Call for (Admin Law) Papers: Fourth Annual Law & Corpus Linguistics Conference

by Aaron Nielson — Friday, Aug. 17, 2018@Aaron_L_Nielson

A colleague asked me to post this because they are particularly interested in administrative law papers: Deadline: October 10, 2018 Event Date: February 7-9, 2019 Location: Brigham Young University, Provo, UT Organization: Brigham Young University Contact: James Heilpern, heilpernj@law.byu.edu BYU Law School is pleased to announce the Fourth Annual Law & Corpus Linguistics Conference, to […]

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D.C. Circuit Review – Reviewed: Should There Be A Year Four?

by Aaron Nielson — Friday, Aug. 17, 2018@Aaron_L_Nielson

I started writing D.C. Circuit Review–Reviewed in August of 2015. Each August since, I have asked myself whether it is worthwhile to keep going for another year. So far, my answer has always been, “Sure, why not?” But this year I’m wavering. There are downsides to these posts; they take a lot time, especially during […]

SCOTUSblog: Judge Kavanaugh and Justiciability

by Aaron Nielson — Tuesday, Aug. 14, 2018@Aaron_L_Nielson

A couple of weeks ago at Notice & Comment, Chris Walker flagged his post at SCOTUSblog on Judge Kavanaugh’s approach to administrative law. Today, I have a post over there entitled Judge Kavanaugh and Justiciability. Here is how it begins: The U.S. Court of Appeals for the District of Columbia Circuit is an unusual court. […]

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Trump’s Sabotage of Obamacare Is Illegal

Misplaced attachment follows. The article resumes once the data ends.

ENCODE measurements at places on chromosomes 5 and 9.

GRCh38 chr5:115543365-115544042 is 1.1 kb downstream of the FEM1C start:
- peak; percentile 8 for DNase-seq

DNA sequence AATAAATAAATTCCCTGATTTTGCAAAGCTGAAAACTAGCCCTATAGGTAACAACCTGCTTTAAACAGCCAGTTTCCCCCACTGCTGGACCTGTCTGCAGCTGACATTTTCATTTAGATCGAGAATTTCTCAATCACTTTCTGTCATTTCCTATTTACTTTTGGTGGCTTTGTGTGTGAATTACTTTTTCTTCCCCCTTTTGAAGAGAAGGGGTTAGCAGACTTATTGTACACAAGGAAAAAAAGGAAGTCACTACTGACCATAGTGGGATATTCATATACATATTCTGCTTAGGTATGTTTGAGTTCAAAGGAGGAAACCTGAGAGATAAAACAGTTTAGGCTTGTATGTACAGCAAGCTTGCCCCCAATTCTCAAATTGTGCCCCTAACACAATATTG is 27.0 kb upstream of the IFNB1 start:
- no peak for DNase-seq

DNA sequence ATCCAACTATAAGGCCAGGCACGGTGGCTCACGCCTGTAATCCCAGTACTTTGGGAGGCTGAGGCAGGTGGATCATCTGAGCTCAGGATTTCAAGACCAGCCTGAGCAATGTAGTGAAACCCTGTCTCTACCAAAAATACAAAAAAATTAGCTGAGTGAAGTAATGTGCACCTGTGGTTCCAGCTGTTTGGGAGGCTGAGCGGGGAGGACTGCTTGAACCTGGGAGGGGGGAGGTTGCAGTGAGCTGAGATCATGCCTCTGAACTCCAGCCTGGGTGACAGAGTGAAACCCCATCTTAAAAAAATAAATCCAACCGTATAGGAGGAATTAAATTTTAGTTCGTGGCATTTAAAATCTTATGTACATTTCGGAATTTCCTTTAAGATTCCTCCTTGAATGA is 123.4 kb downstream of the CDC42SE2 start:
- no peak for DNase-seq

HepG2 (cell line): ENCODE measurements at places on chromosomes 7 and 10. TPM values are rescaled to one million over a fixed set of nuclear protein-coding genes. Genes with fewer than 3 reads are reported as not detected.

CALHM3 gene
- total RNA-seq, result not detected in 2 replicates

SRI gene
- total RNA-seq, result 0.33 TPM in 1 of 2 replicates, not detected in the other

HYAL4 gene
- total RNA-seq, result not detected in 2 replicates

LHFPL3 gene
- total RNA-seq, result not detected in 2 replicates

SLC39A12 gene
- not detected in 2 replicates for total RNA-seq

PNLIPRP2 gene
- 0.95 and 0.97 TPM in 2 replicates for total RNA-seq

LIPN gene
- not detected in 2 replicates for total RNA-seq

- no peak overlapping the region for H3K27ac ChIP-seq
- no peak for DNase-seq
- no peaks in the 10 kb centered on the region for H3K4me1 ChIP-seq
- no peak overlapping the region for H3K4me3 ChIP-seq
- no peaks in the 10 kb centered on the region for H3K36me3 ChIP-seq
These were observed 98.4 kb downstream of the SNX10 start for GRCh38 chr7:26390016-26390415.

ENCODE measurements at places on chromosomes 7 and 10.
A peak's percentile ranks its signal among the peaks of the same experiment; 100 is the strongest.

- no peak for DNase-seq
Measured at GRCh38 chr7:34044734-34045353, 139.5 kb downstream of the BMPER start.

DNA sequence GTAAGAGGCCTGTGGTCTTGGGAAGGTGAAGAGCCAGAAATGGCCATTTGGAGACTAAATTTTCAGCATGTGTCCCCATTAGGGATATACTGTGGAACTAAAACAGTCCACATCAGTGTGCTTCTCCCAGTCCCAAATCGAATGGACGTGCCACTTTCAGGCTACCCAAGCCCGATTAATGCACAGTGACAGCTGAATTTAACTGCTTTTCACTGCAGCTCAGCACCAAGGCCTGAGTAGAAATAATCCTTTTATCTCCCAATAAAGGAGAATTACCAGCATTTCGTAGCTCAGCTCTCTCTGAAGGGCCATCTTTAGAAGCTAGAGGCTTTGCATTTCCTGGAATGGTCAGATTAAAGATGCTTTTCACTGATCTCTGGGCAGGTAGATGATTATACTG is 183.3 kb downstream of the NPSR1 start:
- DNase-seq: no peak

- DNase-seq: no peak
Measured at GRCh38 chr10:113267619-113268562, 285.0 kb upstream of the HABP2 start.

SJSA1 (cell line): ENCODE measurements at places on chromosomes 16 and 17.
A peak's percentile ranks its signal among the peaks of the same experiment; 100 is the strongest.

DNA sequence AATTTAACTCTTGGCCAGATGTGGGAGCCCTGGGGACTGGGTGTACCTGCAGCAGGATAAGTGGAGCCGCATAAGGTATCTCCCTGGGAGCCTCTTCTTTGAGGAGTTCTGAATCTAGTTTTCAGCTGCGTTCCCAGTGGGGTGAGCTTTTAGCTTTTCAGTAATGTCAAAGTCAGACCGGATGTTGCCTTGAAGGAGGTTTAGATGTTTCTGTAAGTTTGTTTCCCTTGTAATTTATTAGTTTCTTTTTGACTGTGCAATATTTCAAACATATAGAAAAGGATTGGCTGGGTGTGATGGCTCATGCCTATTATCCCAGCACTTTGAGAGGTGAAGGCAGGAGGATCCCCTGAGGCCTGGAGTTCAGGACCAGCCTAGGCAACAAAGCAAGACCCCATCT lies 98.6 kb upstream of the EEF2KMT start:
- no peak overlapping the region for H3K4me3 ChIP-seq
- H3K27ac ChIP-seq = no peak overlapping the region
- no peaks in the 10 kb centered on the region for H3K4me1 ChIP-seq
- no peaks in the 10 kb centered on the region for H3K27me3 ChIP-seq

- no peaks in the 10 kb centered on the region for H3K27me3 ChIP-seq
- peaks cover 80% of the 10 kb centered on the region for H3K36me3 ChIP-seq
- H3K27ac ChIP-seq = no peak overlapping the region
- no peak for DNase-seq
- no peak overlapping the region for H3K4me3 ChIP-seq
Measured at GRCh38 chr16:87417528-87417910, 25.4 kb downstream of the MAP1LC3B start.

by Nicholas Bagley — Tuesday, Aug. 14, 2018

So runs the headline of an op-ed that I co-authored with Abbe Gluck of Yale Law School in the New York Times. Here’s an excerpt: Never in modern American history has a president so transparently aimed to destroy a piece of major legislation. What makes Mr. Trump’s sabotage especially undemocratic is that Congress has repeatedly […]

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Citizenship and the Census: State of New York v. U.S. Department of Commerce (Round One)(Part III)

by Bernard Bell — Tuesday, Aug. 14, 2018

This is my third post of four posts regarding Secretary of Commerce Wilbur Ross’ March 26, 2018 decision to add a citizenship question to the 2020 decennial census form.  The first post (here) discussed the disposition of the government’s motion to dismiss two suits challenging the decision.  The second post (here) took Secretary Ross’ reasons […]

Reasonable Patent Exhaustion, by Herbert Hovenkamp

by Guest Blogger — Saturday, Aug. 11, 2018

A lengthy tug of war between the Supreme Court and the Federal Circuit Court of Appeals may have ended with Impression Products v. Lexmark (2017). The Supreme Court held that the sale of a patented thing exhausts the patentee seller’s rights to enforce restrictions on that thing through patent infringement suits. Further, the parties cannot […]

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Parrillo on Holding Agency Officials in Contempt of Court

by Chris Walker — Friday, Aug. 10, 2018@chris_j_walker

Yesterday a federal district judge ordered the federal government to return two asylum seekers to the United States that the government had put on a plane to depart from the country. News coverage of the judge’s order has focused on the judge’s threat for compliance: in the event that the Defendants do not fully comply with this […]

Congressional Capacity, “Government Contributions,” and Legislative Branch Spending Visibility

by Matt Glassman — Friday, Aug. 10, 2018@MattGlassman312

Congressional capacity—or the lack thereof—is on the minds of a lot of people in Washington these days, left and right. And almost all of them are very concerned. Flat personal office staffing numbers, combined with an ever-growing elecotrate and radical increase in electronic mail to Congress, has stretched resources thin and forced members to shift […]